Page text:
EP2158814A1Sep 2, 2008Mar 3, 2010Air Products and Chemicals, Inc.Method of Chilling Food Products in Food Mixer
WO2010044687A1 *Jul 16, 2009Apr 22, 2010Jurgen Spolka Z.O.O.Method for preserving food products, in particular vegetable and soft fruit pieces
Classifications
U.S. Classification426/302, 426/93, 366/151.1, 426/304, 99/485, 427/242, 426/309, 426/303, 426/100, 99/517, 99/487, 99/486, 366/141, 426/89, 366/147, 99/468, 426/231, 99/467, 118/19, 118/20, 118/25, 118/24
International ClassificationA23G3/26, A23L1/00, A23P1/08, A23B4/10, A23L1/31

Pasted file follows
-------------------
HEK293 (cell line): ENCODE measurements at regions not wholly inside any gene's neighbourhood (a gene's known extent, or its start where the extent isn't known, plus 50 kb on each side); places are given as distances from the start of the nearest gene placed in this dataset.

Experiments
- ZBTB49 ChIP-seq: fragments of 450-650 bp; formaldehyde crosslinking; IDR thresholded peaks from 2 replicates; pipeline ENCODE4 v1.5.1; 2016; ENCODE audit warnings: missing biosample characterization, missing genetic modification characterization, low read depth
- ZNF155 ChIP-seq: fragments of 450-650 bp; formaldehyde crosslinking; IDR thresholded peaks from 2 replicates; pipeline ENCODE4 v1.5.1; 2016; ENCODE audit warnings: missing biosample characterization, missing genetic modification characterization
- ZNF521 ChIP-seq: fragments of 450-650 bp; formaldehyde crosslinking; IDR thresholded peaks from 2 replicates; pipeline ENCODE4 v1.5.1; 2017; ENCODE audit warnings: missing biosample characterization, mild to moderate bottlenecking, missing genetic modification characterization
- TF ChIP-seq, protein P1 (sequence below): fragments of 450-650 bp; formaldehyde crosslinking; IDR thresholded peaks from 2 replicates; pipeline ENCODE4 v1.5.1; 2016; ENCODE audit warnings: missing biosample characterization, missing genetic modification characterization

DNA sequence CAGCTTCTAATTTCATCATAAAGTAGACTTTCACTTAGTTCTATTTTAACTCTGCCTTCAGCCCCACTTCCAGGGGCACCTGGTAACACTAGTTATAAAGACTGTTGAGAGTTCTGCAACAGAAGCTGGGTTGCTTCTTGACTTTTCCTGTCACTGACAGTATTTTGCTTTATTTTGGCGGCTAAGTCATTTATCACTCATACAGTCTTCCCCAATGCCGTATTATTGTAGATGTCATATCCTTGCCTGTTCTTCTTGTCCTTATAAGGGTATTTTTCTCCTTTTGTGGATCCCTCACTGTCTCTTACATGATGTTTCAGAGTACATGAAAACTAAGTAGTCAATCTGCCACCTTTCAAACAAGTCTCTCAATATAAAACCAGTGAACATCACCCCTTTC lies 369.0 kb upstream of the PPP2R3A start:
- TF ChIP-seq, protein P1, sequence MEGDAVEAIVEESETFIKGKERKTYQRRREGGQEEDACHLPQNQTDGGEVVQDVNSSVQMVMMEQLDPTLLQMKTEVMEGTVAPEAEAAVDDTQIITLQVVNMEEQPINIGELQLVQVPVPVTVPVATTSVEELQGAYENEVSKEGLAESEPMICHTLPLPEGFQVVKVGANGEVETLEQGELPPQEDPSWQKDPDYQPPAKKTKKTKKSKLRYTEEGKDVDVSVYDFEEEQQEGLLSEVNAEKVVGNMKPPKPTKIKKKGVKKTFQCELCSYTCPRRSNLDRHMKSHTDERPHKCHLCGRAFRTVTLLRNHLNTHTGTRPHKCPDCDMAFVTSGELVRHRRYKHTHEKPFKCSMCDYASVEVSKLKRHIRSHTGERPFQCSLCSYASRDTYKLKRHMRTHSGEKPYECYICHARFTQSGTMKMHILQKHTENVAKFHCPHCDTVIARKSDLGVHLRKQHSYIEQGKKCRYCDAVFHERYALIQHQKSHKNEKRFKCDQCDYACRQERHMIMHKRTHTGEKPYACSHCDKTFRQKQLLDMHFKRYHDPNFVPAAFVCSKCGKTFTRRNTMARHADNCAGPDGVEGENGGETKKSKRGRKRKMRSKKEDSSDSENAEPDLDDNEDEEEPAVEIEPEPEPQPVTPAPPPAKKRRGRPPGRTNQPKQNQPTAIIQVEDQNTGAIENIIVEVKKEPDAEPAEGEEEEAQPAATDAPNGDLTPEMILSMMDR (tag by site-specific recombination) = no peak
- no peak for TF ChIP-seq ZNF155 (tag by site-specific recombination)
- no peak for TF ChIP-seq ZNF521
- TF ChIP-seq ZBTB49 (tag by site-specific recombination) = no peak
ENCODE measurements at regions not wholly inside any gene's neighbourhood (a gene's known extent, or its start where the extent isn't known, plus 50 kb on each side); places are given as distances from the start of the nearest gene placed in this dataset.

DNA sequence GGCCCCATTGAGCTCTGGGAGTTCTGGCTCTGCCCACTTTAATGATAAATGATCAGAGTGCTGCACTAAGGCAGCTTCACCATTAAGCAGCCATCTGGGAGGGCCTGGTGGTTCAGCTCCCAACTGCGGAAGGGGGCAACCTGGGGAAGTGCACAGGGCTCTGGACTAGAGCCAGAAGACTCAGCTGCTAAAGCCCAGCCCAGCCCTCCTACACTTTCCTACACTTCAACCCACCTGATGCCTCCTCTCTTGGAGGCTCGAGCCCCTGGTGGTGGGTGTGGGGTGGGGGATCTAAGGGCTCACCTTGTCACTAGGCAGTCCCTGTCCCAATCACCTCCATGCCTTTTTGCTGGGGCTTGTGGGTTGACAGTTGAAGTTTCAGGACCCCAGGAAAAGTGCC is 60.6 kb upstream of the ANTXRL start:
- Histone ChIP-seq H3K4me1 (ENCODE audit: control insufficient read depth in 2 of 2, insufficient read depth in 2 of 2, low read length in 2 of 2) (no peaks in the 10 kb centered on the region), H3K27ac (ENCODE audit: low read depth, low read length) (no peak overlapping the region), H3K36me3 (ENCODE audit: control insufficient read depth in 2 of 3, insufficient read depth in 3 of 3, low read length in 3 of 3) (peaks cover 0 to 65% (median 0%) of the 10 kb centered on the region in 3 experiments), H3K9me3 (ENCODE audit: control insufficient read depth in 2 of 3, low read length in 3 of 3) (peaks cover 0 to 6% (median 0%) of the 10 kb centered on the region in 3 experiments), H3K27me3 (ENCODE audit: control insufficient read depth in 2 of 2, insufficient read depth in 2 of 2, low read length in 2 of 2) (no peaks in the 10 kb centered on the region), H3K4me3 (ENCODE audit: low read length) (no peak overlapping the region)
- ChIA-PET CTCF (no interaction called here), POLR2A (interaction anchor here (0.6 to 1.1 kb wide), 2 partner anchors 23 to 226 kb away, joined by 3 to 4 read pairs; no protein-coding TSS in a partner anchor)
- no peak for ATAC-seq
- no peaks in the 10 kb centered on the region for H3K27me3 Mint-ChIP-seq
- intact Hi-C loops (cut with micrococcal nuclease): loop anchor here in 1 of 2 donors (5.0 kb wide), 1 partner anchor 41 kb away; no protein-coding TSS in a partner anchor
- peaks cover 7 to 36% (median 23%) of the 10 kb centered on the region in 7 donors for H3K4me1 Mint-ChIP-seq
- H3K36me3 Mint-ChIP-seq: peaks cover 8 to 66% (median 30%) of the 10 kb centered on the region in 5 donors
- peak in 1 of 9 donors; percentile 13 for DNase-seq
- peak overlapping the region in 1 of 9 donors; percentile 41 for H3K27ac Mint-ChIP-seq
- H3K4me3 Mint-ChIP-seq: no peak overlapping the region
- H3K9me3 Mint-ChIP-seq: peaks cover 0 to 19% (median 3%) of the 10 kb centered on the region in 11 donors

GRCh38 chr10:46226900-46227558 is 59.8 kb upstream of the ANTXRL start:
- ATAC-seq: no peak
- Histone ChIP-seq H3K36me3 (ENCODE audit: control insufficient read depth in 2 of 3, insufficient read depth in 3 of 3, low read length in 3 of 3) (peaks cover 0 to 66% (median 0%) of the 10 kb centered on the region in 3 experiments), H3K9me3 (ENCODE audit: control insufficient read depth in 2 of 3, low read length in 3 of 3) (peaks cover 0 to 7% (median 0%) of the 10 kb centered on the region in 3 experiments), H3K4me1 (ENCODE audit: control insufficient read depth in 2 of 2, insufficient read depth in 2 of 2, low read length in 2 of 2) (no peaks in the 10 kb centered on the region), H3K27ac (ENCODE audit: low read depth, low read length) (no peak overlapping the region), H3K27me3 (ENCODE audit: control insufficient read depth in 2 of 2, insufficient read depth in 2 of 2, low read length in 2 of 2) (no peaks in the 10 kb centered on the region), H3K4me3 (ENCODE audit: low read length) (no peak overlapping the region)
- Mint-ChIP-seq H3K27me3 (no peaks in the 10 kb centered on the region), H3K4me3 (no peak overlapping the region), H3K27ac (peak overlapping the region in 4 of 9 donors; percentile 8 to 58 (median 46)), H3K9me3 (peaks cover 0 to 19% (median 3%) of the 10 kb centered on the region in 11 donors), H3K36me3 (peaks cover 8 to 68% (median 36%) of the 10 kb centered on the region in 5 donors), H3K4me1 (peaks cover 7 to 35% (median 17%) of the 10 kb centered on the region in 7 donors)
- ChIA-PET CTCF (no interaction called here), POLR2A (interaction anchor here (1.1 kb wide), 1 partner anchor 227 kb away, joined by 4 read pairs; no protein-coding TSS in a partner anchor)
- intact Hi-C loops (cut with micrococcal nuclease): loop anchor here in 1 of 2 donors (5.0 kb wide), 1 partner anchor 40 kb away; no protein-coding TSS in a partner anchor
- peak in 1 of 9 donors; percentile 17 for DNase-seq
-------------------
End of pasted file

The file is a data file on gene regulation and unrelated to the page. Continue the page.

Cooperative ClassificationA23L1/3103, A23P1/085, A23G3/26, A23B4/10, A23L1/0061
European ClassificationA23B4/10, A23G3/26, A23L1/00P8B14, A23L1/31H, A23P1/08B14
Legal Events
DateCodeEventDescription
Dec 14, 1998ASAssignment
Owner name: BOC GROUP PLC,THE, ENGLAND
Free format text: ASSIGNMENT OF ASSIGNORS INTEREST;ASSIGNORS:TAYLOR, ROBERT;WARDLE, DAVID G.;GRACE, MARK T.;REEL/FRAME:009641/0421;SIGNING DATES FROM 19981021 TO 19981029
Jun 30, 2003FPAYFee payment
Year of fee payment: 4
Jun 28, 2007FPAYFee payment
Year of fee payment: 8
Aug 1, 2011REMIMaintenance fee reminder mailed
Dec 28, 2011LAPSLapse for failure to pay maintenance fees
Feb 14, 2012FPExpired due to failure to pay maintenance fee
Effective date: 20111228